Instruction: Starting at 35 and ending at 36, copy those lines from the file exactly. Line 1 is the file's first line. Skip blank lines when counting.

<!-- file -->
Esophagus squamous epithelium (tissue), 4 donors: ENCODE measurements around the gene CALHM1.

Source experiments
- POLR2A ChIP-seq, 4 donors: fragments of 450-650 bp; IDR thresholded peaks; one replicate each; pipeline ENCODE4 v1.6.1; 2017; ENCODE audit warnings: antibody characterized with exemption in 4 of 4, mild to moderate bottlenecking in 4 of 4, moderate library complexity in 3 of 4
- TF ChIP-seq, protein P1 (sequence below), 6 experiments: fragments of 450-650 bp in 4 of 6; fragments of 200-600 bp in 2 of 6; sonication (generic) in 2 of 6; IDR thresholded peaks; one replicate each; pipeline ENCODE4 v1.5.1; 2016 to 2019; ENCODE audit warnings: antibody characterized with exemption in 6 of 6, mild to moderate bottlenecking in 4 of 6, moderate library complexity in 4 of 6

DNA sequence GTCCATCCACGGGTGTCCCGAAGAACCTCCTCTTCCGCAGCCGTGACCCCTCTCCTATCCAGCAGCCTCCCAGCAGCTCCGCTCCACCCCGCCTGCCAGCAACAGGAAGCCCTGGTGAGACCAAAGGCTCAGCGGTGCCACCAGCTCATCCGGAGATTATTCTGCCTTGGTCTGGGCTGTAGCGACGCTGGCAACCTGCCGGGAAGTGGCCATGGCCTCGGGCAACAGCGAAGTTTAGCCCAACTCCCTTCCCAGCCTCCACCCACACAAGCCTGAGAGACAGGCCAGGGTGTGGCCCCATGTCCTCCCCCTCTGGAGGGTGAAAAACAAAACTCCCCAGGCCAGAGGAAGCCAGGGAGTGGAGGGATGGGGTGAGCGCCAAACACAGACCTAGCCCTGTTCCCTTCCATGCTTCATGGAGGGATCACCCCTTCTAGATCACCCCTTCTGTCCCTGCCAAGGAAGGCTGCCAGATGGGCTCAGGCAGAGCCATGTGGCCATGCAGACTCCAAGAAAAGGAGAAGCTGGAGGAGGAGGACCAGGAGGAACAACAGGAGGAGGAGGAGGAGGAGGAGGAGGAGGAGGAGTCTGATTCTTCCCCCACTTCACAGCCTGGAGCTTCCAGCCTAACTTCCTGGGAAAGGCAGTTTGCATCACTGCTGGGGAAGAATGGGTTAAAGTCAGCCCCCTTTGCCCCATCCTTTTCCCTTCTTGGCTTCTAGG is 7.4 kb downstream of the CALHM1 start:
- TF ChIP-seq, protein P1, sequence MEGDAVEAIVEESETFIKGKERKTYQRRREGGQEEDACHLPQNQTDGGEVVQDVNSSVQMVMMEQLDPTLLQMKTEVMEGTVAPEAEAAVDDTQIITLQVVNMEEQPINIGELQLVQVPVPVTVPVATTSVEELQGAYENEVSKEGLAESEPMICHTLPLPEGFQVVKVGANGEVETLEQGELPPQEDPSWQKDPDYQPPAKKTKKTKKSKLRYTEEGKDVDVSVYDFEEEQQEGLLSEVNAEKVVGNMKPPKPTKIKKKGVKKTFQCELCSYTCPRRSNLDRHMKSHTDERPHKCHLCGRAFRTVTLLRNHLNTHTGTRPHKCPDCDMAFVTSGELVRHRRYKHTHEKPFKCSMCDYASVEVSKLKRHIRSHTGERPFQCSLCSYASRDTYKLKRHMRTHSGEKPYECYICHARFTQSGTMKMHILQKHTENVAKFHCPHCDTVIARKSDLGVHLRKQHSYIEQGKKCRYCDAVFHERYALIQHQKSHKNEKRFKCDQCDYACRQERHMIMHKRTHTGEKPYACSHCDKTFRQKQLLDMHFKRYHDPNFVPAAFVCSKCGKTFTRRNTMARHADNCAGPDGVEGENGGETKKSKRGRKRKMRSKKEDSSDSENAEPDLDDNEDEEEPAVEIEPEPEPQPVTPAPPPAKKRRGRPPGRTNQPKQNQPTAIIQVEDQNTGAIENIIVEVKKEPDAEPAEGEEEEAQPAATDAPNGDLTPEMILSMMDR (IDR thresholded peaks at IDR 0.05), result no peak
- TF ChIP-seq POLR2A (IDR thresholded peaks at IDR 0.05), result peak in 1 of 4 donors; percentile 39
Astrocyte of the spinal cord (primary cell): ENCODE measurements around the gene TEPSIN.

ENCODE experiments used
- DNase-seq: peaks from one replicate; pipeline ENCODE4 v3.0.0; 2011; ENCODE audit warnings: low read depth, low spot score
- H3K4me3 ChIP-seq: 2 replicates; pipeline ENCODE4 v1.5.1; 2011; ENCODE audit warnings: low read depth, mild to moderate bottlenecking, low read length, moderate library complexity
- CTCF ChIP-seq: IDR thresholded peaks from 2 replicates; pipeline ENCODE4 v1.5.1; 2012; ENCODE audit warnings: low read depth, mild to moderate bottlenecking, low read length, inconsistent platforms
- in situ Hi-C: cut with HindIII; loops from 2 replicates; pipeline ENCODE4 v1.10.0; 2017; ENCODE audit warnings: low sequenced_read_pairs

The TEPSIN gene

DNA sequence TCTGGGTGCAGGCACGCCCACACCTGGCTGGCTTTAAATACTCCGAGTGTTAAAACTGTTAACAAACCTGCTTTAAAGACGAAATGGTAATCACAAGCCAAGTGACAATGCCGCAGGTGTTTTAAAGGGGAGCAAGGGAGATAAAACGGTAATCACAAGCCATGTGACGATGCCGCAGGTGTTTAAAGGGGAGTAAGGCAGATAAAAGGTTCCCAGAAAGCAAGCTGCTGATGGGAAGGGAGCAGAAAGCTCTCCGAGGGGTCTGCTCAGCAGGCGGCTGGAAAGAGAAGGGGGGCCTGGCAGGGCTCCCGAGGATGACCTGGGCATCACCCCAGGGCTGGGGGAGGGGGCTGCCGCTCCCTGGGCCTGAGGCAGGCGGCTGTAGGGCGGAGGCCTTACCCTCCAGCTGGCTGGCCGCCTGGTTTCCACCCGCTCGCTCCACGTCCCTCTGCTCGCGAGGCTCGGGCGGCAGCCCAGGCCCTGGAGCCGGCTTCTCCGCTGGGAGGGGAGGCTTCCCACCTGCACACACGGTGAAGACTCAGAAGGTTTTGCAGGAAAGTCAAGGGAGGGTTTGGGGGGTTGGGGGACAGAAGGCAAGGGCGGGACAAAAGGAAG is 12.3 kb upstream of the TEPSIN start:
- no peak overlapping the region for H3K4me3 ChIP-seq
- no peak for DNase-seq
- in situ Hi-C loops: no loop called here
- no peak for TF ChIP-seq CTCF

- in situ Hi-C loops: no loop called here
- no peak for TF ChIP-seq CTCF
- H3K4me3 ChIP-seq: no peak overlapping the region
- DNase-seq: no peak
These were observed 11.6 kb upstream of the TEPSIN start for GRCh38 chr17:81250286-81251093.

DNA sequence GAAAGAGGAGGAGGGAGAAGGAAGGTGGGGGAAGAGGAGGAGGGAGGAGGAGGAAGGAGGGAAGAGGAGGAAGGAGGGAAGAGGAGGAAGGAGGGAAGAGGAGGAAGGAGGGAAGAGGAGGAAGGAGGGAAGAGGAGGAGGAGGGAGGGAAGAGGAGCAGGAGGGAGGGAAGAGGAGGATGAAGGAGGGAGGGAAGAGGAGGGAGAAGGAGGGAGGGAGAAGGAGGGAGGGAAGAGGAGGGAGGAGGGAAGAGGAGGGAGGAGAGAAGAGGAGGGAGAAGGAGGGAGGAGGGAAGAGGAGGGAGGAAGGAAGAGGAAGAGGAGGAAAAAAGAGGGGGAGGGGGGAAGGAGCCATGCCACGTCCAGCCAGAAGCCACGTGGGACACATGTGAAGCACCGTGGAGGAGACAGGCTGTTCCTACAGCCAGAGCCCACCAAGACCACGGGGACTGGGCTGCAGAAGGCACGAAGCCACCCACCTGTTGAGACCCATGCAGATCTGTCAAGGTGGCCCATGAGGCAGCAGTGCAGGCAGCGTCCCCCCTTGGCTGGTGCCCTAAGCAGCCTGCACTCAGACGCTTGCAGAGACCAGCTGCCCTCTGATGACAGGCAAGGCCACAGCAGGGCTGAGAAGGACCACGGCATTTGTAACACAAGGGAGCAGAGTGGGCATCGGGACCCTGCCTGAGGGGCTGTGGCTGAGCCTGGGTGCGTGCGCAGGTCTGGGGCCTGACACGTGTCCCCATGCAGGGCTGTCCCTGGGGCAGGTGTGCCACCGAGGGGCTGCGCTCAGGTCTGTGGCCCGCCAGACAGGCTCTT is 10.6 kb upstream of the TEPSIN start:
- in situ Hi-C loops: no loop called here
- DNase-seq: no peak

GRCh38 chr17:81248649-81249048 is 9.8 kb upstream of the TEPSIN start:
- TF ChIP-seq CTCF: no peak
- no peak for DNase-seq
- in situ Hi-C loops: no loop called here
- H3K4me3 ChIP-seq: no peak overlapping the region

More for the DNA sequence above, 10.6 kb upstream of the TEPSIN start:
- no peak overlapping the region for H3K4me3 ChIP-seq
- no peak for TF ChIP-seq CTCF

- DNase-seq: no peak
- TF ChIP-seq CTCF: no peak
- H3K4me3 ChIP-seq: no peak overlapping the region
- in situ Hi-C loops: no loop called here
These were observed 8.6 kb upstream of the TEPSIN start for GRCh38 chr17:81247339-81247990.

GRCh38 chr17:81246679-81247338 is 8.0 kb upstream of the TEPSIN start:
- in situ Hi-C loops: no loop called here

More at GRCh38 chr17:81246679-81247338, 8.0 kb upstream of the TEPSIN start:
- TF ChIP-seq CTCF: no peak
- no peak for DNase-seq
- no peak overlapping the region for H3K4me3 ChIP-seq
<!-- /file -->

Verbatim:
- no peak for TF ChIP-seq CTCF

- DNase-seq: no peak